Even as proponents of California's gay
marriage ban, Proposition 8, vow to appeal, gay marriage supporters
say overturning the ruling will be difficult.
The ruling, handed down Wednesday by
Chief U.S. District Judge Vaughn Walker, says Proposition 8 violates
the constitutional rights of gay and lesbian couples who wish to
“Because Proposition 8 prevents
California from fulfilling its constitutional obligation to provide
marriages on an equal basis, the court concludes that Proposition 8
is unconstitutional,” Walker wrote.
“One of the things that the judge has
done is he's made a very, very strong opinion that's very difficult
to overturn on appeal,” lead attorney David Boies said Wednesday
night during an appearance on MSNBC's The Rachel Maddow Show.
California voters approved the measure
by a narrow margin on November 4, 2008. The law put an end to gay
and lesbian weddings taking place in the state after the California
Supreme Court legalized the institution.
“Only a trial court [like Walker's]
can make factual findings,” lawyer
Brian Devine said in his analysis, adding that Walker devotes 109
pages of his 138-page ruling to factual findings.
“A Court of Appeal must give great
deference to the factual findings of the trial court, especially when
those findings are based on the credibility of witness testimony.”
“We should be grateful to Judge
Walker for carefully and diligently going through the facts of the
case, creating a detailed and compelling record for the Court of
Appeal and the Supreme Court,” he added.
Douglas NeJaime, associate professor of
law at Loyola Law School in Los Angeles, went further.
In an email to On Top Magazine,
NeJaime said Walker concluded, based on the facts, that “Proposition
8 could not withstand the lowest level of constitutional scrutiny
since ... it is based on the idea that same-sex couples (and their
relationships) are inferior to different-sex couples (and their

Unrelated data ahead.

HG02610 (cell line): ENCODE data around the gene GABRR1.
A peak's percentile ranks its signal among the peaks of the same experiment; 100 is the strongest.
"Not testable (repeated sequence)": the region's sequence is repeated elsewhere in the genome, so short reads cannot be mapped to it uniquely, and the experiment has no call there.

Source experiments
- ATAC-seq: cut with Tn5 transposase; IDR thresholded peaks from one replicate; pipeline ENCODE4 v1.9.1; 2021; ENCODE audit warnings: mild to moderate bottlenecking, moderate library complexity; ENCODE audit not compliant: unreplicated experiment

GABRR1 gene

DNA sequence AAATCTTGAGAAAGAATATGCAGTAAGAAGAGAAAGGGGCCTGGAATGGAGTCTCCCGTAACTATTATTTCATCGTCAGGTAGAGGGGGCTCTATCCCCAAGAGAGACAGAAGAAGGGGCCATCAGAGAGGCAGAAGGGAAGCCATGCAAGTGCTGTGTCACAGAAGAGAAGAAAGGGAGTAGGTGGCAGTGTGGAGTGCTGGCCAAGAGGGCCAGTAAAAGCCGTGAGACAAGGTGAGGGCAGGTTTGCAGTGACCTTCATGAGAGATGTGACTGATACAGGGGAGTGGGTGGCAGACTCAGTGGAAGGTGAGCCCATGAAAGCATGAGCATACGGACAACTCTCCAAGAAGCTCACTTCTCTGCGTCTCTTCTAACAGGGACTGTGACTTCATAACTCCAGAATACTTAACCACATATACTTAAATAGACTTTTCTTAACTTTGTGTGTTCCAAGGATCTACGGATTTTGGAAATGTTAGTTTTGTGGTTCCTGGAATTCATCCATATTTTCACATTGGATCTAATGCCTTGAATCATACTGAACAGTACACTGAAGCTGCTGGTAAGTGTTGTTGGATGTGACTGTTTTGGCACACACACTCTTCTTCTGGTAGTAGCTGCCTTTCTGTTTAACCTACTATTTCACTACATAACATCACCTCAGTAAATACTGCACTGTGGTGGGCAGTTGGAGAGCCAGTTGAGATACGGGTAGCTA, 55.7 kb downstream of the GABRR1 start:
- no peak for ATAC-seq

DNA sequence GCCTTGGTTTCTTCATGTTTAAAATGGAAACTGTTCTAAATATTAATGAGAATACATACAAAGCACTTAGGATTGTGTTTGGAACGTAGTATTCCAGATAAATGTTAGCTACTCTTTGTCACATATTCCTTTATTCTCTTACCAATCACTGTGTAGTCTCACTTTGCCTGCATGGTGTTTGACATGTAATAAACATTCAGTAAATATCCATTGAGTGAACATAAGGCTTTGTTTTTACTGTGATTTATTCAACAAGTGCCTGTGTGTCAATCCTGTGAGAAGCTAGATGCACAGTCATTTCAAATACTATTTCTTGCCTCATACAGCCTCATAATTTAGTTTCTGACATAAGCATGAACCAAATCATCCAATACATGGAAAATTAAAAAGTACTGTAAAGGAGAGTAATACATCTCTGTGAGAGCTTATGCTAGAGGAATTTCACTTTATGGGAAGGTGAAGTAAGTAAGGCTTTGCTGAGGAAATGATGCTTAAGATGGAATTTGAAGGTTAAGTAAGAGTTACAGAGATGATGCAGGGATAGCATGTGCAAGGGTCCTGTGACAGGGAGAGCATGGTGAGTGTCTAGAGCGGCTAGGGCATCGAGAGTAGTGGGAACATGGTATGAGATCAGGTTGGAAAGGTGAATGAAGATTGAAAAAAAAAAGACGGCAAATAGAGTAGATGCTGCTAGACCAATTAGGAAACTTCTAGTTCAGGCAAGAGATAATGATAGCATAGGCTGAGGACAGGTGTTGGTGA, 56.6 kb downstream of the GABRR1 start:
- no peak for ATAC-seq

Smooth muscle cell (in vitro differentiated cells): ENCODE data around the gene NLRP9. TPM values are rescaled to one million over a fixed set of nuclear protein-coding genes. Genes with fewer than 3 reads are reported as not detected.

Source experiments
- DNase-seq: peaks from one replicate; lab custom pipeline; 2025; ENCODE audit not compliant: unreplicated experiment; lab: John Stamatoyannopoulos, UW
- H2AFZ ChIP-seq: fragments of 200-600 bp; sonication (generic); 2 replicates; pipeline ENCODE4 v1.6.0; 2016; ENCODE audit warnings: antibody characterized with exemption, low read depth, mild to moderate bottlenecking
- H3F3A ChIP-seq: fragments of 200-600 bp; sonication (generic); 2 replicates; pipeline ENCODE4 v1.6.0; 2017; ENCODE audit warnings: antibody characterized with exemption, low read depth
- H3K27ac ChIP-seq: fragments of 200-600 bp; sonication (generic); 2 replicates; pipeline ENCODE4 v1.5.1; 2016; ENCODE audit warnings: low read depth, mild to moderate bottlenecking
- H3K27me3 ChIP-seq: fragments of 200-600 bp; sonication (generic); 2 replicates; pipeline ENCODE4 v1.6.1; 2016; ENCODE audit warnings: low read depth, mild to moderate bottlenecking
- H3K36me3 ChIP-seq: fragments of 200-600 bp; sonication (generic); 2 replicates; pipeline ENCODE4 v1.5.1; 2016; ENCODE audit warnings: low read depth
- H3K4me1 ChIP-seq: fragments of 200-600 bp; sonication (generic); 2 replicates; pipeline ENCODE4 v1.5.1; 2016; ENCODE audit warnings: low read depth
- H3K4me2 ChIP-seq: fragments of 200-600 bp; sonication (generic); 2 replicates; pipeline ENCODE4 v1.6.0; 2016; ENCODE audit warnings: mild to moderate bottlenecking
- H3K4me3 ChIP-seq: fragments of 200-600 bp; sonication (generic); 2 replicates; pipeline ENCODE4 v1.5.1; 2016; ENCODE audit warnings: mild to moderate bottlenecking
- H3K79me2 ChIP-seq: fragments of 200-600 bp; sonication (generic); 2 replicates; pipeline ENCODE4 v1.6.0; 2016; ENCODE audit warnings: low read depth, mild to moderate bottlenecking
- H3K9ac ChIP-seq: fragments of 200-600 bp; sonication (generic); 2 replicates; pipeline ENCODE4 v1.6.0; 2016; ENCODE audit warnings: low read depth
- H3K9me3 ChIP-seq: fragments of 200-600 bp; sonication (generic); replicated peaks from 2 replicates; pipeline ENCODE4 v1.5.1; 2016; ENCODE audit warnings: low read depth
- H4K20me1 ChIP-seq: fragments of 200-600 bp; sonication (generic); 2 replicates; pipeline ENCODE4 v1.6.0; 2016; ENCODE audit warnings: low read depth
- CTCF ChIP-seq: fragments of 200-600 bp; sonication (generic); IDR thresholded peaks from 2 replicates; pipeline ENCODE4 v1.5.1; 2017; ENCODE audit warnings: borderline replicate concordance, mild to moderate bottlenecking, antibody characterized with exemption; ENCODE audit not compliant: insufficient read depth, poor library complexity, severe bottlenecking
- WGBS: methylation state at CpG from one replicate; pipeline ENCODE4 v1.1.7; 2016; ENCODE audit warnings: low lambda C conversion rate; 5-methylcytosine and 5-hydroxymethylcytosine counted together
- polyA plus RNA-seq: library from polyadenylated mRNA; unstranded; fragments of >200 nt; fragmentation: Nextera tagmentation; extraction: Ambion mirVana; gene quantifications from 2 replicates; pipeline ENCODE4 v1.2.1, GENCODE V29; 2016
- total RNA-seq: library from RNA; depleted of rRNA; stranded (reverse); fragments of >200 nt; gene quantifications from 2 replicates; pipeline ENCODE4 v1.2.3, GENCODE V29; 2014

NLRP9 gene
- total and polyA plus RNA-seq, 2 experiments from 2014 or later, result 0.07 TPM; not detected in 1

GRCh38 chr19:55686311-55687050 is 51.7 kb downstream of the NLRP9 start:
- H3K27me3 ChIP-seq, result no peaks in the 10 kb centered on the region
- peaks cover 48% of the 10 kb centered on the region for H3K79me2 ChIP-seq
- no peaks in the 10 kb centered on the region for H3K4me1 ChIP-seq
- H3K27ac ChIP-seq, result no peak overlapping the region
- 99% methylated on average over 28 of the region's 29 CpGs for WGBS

“Judge Walker issued several findings
of fact, based on extensive expert testimony, to support these legal
conclusions,” he added. “Indeed, in a statement that will likely
resonate for years to come, Judge Walker concluded that '[t]he
evidence shows that, by every available metric, opposite-sex couples
are not better than their same-sex counterparts; instead, as
partners, parents and citizens, opposite-sex couples and same-sex
couples are equal.'”
Walker heard 13 days of testimony
during a January trial held in a San Francisco courtroom. Closing
arguments were presented in June. He's stayed his ruling at least
until Friday, when he'll hold another hearing to determine if gay
marriages can resume as the case is being appealed.
Andy Pugno, lead counsel for Protect
Marriage, the group that sponsored Proposition 8, called the decision
“The judge's invalidation of the
votes of over seven million Californians violates binding legal
precedent and short-circuits the democratic process,” he said.
“But this is not the end of our fight to uphold the will of the
people for traditional marriage, as we now begin an appeal to the
Ninth Circuit Court of Appeals.”
“We will certainly appeal this
disappointing decision,” Brian Raum, senior counsel at the Alliance
Defense Fund (ADF), whose attorneys defended Proposition 8, said.
“Its impact could be devastating to marriage and the democratic